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Can ransomware spread through WiFi?

In the past several years, ransomware has become an ever-greater threat for businesses of all sizes and industries. If you’re concerned about the impact of ransomware attacks on your organization, you might wonder: Can ransomware spread through WiFi?

For a robust IT security posture, understanding the answers to questions like “Can malware spread through WiFi?” and “How does ransomware commonly spread to company networks?” is crucial. In this article, we’ll discuss these issues and more.

What is ransomware?

Ransomware is a type of malware that holds your files and data “hostage,” preventing you from accessing them by encrypting them with a secret key. The attackers refuse to unlock these files until paying the ransom has occurred. However, there’s no guarantee that you can regain access, even after the ransom is paid.

The impact of ransomware can be dire for a business, from financial losses all the way to closure of the business.

Related Content: Ransomware Readiness Assessment

Can ransomware spread through WiFi?

How does ransomware spread? Ransomware can enter your IT environment through a variety of methods. The most common vectors are:

  • Remote Desktop Protocol (RDP): Microsoft’s Remote Desktop Protocol software enables users to connect to another computer remotely. If an RDP instance is left exposed, it becomes the perfect opportunity for attackers to access the computer and download ransomware.
  • Phishing: Many ransomware attacks are due to a phishing email that tricks users into downloading a malicious application. Sophisticated attacks, known as “spear phishing,” impersonate a trusted contact (such as an employee’s boss) for additional believability.

Related Content: Should you pay the ransomware fee?

Once inside your IT ecosystem, ransomware attempts to replicate itself to as many endpoint computers as possible in order to have the greatest impact — and yes, this includes wireless networks. The spread of ransomware and other malware throughout your IT environment is known as “lateral movement.” The three stages of lateral movement are:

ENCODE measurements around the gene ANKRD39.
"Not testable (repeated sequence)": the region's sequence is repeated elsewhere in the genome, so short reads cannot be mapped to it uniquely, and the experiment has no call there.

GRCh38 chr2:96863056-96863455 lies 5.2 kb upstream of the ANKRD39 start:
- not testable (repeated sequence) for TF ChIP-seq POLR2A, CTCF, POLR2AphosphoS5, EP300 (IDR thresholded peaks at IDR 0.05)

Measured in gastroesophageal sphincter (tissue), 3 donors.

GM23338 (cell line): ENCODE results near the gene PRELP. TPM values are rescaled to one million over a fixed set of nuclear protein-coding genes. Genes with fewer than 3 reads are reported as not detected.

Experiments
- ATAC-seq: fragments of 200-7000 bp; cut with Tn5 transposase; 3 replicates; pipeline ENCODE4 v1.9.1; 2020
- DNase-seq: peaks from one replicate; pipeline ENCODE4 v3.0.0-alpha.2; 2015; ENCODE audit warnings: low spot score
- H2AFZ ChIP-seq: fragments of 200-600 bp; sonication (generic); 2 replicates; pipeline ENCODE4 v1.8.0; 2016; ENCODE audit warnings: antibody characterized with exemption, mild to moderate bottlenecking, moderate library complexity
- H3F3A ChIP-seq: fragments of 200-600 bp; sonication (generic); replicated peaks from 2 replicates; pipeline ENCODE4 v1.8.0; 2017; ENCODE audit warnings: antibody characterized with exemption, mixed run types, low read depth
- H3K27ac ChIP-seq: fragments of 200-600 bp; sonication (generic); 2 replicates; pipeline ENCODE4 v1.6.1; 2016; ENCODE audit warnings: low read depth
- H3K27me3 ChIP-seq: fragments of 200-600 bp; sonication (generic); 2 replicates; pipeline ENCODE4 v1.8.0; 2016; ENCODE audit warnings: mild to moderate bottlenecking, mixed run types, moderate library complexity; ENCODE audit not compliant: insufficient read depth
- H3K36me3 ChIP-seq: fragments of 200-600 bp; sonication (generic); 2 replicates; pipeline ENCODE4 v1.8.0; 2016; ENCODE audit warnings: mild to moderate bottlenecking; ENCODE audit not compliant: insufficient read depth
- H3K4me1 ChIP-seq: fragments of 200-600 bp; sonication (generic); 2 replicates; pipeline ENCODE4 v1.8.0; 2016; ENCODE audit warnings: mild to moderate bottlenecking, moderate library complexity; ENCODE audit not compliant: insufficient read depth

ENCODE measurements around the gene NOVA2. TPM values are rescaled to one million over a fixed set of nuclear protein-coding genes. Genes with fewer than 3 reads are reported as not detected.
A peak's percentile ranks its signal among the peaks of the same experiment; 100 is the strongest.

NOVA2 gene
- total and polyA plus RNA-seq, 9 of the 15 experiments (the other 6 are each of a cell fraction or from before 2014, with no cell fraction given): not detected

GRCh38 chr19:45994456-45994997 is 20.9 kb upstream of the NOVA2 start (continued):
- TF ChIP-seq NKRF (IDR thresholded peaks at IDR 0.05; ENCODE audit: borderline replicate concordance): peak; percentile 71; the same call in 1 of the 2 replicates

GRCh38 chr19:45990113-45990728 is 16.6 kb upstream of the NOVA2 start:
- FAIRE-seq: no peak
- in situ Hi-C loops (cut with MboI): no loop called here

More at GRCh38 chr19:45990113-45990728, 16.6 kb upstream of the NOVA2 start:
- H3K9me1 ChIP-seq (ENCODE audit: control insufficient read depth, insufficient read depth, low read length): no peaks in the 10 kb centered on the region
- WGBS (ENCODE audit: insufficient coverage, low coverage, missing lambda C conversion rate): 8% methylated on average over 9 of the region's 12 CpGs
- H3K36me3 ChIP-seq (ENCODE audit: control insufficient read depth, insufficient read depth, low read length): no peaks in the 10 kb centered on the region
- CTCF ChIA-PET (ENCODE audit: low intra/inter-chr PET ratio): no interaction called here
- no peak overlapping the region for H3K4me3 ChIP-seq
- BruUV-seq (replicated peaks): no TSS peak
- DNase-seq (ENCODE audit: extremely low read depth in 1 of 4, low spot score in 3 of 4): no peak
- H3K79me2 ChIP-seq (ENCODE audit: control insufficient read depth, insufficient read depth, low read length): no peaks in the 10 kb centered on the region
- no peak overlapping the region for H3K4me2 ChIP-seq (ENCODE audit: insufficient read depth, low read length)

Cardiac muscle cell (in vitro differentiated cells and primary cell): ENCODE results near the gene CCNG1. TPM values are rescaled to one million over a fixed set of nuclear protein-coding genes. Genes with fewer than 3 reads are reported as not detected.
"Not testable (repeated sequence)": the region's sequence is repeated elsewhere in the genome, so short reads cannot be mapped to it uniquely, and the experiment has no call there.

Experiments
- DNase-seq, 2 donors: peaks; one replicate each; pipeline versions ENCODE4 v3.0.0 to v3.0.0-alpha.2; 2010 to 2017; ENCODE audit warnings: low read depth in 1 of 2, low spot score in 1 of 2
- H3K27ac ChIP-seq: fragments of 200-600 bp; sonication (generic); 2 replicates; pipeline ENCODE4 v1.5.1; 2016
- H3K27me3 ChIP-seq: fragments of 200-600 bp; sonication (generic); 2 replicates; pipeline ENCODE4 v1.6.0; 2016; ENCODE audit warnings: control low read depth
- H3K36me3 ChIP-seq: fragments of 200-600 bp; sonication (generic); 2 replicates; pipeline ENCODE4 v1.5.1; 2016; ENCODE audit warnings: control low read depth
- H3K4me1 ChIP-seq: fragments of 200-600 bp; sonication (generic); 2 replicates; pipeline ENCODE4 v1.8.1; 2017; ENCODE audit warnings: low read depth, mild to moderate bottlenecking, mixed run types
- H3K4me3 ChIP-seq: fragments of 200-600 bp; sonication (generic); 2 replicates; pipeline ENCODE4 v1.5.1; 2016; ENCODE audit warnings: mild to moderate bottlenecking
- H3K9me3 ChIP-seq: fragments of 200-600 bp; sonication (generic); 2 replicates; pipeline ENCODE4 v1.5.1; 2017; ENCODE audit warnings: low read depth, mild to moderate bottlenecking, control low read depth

1. Reconnaissance: During this initial stage, the ransomware attacker lies in wait, observing and exploring the environment. The malware collects information, such as the organization’s network hierarchy, the endpoint operating systems, and the locations of potentially valuable data, so that it can exploit this information later on.
  2. Credential dumping and privilege escalation: To remain undetected while spreading throughout the environment, ransomware usually needs valid credentials to other machines. These credentials can be obtained through a variety of methods: keyloggers, phishing emails, or stealing passwords in plaintext or hashes.
  3. Getting around: After an extended process of collecting information, the ransomware strikes by spreading itself to other computers in the network. These endpoints are then usually locked down simultaneously to make the attack as severe as possible. The good news is that these actions leading up to the attack can be detected with sophisticated endpoint monitoring software.

Any other devices or components that are connected to an infected device — such as through Wi-Fi — are at risk once ransomware is present in your environment. Lateral movement is the reason why it’s so critical to respond as soon as you detect the presence of ransomware within your IT ecosystem. Whether it’s via WiFi networks or some other vector, ransomware will find a way to insidiously spread itself throughout your systems unless it’s immediately contained.

Related Content: Can EDR stop ransomware?

How to get started with ransomware defense

The answer to questions such as “Can ransomware spread through network endpoints?” and “Can viruses spread through WiFi?” is a resounding yes. Ransomware and other forms of malware are serious threats that put the security of your files and data at stake. To protect your IT environment, you’ll need a suite of cybersecurity tools and platforms, from firewalls to anti-virus software, that help you mount a better defense and respond more effectively to suspected threats.

That’s why UncommonX has built the powerful BOSS XDR (extended detection and response) security operations platform. An XDR platform is a threat detection and response tool that monitors your IT assets across the enterprise, from endpoints and servers to networks and cloud deployments. BOSS XDR helps our clients with everything from protecting against threats to reacting and recovering after an incident.

Want to learn how the BOSS XDR platform can help you guard against ransomware and other cyber-threats? Get in touch with our team of IT security experts today for a chat about your business needs and objectives, or to see a demo of the BOSS XDR solution.

About the Author

SOC Team of Security Experts - At the center of our U.S.-based Security Operations Center (SOC) is a distinctly skilled team of security architects, engineers, analysts, and data scientists. Each is an expert in their respective field and dedicated to protecting our customers 24/7.

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